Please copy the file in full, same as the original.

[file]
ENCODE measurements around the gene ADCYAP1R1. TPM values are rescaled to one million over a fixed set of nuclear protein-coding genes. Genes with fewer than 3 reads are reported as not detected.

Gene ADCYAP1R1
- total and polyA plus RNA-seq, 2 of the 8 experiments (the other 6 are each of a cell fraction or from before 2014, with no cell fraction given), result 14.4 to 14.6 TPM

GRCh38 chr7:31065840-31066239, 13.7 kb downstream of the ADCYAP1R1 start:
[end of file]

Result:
ENCODE measurements around the gene ADCYAP1R1. TPM values are rescaled to one million over a fixed set of nuclear protein-coding genes. Genes with fewer than 3 reads are reported as not detected.

Gene ADCYAP1R1
- total and polyA plus RNA-seq, 2 of the 8 experiments (the other 6 are each of a cell fraction or from before 2014, with no cell fraction given), result 14.4 to 14.6 TPM

GRCh38 chr7:31065840-31066239, 13.7 kb downstream of the ADCYAP1R1 start: